A federal jury made a mistake this week when it found Los Angeles County Sheriff Lee Baca liable in a case involving abuse of an inmate, a department official said.
“We respect juries, but they made a mistake,” department spokesman Steve Whitmore said. “This is a mistake that needs to be rectified, and rectified quickly, and we will.”
Baca is personally liable for the abuse of a prisoner in Men’s Central Jail in 2009, a jury decided, meaning Baca could be required to pay $100,000 out of pocket.
Attorneys who represented the sheriff’s department in the case did not respond to messages seeking comment, but Whitmore said the department planned to appeal.
He said the use of force was “brought on by the inmate” and that deputies had acted within policy.
It is the first time a jury has held Baca personally at fault in a deputy use-of-force case.
Plaintiff Tyler Willis filed a federal civil rights lawsuit in October 2010 against L.A. County and several deputies and sheriff’s officials, alleging that deputies severely beat him in 2009 while he was a 23-year-old inmate awaiting trial on charges of lewd acts with a child. He was later convicted.
Willis alleged that he was punched and kicked repeatedly, shocked with a Taser multiple times and struck “numerous times” in the ankle with a heavy metal flashlight, causing fractures and head injuries.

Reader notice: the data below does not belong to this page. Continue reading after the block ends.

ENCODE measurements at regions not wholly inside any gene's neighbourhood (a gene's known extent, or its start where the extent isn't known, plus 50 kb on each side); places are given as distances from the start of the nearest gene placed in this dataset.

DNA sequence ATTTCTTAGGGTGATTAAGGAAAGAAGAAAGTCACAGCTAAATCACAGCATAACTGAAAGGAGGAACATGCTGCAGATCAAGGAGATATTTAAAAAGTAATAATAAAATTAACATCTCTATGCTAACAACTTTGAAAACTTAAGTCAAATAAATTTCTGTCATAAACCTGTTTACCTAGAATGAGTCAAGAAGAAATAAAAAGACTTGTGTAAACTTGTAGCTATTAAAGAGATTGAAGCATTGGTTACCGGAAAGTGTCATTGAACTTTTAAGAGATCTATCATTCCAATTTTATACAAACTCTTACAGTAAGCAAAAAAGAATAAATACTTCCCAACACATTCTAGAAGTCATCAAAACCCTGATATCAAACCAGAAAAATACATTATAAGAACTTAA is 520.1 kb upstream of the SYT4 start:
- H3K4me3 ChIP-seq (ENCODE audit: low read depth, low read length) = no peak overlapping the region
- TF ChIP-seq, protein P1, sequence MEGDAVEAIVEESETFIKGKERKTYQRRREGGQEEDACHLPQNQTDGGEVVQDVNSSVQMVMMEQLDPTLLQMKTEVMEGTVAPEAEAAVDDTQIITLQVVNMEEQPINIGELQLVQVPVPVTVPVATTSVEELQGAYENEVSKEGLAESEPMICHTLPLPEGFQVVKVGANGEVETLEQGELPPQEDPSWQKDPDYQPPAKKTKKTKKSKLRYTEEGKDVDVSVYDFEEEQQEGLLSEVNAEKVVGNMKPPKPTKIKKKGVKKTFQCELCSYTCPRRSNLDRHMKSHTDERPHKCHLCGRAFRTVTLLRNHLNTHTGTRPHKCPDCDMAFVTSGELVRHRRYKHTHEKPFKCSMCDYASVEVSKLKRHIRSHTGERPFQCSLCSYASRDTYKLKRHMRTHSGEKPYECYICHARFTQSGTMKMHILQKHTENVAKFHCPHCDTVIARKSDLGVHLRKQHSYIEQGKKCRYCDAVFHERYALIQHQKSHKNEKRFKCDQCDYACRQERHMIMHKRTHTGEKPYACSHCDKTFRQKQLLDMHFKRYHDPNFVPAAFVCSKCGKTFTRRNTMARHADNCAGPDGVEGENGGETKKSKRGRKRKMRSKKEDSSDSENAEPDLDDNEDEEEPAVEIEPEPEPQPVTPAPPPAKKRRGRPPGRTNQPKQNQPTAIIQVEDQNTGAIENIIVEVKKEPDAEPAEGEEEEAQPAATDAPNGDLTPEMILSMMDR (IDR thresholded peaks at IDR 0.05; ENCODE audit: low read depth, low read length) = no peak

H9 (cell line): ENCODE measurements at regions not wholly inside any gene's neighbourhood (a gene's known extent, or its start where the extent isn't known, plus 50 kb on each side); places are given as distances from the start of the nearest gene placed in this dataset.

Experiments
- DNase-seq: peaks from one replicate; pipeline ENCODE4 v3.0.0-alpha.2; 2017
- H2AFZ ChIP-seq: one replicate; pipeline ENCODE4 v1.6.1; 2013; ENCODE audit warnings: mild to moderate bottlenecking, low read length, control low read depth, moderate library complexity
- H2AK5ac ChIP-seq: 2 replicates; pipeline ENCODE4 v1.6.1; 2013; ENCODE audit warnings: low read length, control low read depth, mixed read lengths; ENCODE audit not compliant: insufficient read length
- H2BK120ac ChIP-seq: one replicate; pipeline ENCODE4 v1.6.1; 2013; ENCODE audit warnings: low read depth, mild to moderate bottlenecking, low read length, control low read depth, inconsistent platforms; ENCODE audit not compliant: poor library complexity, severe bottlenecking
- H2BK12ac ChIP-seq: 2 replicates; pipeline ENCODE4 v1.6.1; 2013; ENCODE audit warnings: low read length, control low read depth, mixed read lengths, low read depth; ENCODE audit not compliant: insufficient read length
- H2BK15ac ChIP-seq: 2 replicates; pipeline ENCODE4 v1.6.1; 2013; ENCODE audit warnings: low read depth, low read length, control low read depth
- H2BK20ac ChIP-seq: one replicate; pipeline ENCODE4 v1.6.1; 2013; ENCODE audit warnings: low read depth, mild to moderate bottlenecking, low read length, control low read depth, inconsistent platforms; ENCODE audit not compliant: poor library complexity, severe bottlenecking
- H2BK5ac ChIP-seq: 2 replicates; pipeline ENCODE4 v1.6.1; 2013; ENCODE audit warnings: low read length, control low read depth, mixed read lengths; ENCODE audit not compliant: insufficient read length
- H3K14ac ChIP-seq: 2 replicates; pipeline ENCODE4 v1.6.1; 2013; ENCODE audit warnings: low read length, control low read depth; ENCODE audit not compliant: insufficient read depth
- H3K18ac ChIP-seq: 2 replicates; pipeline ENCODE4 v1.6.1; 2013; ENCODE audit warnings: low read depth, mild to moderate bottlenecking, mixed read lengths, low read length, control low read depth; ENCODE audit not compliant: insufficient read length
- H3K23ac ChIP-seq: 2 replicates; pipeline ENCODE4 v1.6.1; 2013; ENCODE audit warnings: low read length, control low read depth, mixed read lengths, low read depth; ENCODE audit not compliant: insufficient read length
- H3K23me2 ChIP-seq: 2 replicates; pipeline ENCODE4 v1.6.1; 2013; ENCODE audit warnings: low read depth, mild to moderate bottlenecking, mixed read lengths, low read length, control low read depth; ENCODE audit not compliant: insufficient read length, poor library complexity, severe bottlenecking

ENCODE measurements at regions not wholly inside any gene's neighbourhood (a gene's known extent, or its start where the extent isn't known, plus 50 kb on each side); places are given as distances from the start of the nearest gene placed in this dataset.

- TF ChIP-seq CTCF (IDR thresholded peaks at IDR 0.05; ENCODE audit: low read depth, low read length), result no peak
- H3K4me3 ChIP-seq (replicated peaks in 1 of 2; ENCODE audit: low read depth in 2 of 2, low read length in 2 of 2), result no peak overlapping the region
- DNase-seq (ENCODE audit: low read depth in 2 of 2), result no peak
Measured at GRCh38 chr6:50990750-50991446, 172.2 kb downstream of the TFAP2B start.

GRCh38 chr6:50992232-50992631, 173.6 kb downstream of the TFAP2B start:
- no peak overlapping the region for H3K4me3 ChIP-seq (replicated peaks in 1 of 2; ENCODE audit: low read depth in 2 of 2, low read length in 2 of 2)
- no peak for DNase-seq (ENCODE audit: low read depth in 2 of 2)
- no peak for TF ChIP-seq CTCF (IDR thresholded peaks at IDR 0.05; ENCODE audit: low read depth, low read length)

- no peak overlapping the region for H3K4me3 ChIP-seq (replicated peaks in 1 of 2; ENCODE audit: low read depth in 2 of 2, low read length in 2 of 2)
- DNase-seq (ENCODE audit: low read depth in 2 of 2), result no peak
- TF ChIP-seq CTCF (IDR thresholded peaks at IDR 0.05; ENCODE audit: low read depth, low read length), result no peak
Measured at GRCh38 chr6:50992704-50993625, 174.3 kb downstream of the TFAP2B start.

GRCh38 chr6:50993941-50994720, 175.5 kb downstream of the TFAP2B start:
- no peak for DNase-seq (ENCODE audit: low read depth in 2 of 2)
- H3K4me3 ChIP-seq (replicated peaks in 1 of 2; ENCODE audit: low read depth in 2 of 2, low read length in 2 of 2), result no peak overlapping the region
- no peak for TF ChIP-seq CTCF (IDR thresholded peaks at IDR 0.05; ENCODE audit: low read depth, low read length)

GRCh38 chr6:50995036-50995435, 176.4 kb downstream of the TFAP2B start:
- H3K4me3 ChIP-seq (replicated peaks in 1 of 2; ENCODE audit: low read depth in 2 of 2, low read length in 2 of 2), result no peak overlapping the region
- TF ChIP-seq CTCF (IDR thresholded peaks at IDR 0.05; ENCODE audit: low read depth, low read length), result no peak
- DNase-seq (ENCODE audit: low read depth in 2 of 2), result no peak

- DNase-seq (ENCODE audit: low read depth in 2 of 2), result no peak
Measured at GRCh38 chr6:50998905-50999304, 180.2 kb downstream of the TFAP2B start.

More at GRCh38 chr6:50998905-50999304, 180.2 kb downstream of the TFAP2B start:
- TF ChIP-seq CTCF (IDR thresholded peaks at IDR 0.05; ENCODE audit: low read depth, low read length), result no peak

After a weeklong trial the jury returned last week with a verdict in Willis’ favor. They found that the conduct of Deputies Anthony Vasquez, Mark Farino and Pedro Guerrero, Capt. Daniel Cruz and Sheriff Baca had been “malicious, oppressive or in reckless disregard” of Willis’ rights, and awarded $125,000 in compensatory damages as part of their verdict.
Rather than go through a second phase of the trial to determine punitive damages, the plaintiffs and defendants agreed to a figure of $165,000. The defendants agreed this week to divide the $165,000 among themselves, with Baca paying $100,000.
Willis’ attorneys argued that Baca had failed to heed warnings that letting deputies use heavy flashlights to control inmates could cause serious injuries. They also cited findings by a citizens commission convened to study violence in the county jails, that found that Baca had failed to control use of force in the facilities.
“I think it speaks volumes that members of the jury heard the evidence and said, ‘This goes all the way to the top,’ ” said Mark Pachowicz, one of Willis’ attorneys.
It is unusual, but not unheard of, for a jury to find the head of a law enforcement agency liable for the actions of rank-and-file officers.
In 1992, a federal jury found then-Los Angeles Police Chief Daryl F. Gates and nine officers liable for $44,001 in damages in connection with a deadly shooting. A special unit within the police force shot and killed three suspects and wounded a fourth after a robbery at a McDonald’s restaurant.